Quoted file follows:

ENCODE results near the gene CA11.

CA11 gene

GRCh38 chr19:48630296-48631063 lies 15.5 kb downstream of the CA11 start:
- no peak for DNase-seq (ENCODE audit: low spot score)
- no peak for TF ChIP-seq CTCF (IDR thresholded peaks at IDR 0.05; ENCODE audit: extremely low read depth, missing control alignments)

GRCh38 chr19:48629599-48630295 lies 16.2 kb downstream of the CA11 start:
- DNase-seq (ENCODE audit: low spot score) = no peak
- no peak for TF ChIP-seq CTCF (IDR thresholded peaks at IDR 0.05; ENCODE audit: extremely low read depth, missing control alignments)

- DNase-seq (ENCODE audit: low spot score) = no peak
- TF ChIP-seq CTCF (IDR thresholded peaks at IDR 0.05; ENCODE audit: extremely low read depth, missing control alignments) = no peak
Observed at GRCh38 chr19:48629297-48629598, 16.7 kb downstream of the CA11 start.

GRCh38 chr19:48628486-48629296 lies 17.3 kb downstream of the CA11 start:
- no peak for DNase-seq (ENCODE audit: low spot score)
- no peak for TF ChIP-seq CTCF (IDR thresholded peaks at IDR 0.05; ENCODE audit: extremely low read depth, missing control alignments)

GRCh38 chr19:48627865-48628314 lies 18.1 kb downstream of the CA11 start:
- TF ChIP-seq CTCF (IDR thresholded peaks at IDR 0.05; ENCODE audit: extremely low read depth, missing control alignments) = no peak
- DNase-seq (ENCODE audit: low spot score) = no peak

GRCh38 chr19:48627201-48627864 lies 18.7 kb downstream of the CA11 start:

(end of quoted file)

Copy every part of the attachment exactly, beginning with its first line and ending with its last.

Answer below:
ENCODE results near the gene CA11.

CA11 gene

GRCh38 chr19:48630296-48631063 lies 15.5 kb downstream of the CA11 start:
- no peak for DNase-seq (ENCODE audit: low spot score)
- no peak for TF ChIP-seq CTCF (IDR thresholded peaks at IDR 0.05; ENCODE audit: extremely low read depth, missing control alignments)

GRCh38 chr19:48629599-48630295 lies 16.2 kb downstream of the CA11 start:
- DNase-seq (ENCODE audit: low spot score) = no peak
- no peak for TF ChIP-seq CTCF (IDR thresholded peaks at IDR 0.05; ENCODE audit: extremely low read depth, missing control alignments)

- DNase-seq (ENCODE audit: low spot score) = no peak
- TF ChIP-seq CTCF (IDR thresholded peaks at IDR 0.05; ENCODE audit: extremely low read depth, missing control alignments) = no peak
Observed at GRCh38 chr19:48629297-48629598, 16.7 kb downstream of the CA11 start.

GRCh38 chr19:48628486-48629296 lies 17.3 kb downstream of the CA11 start:
- no peak for DNase-seq (ENCODE audit: low spot score)
- no peak for TF ChIP-seq CTCF (IDR thresholded peaks at IDR 0.05; ENCODE audit: extremely low read depth, missing control alignments)

GRCh38 chr19:48627865-48628314 lies 18.1 kb downstream of the CA11 start:
- TF ChIP-seq CTCF (IDR thresholded peaks at IDR 0.05; ENCODE audit: extremely low read depth, missing control alignments) = no peak
- DNase-seq (ENCODE audit: low spot score) = no peak

GRCh38 chr19:48627201-48627864 lies 18.7 kb downstream of the CA11 start: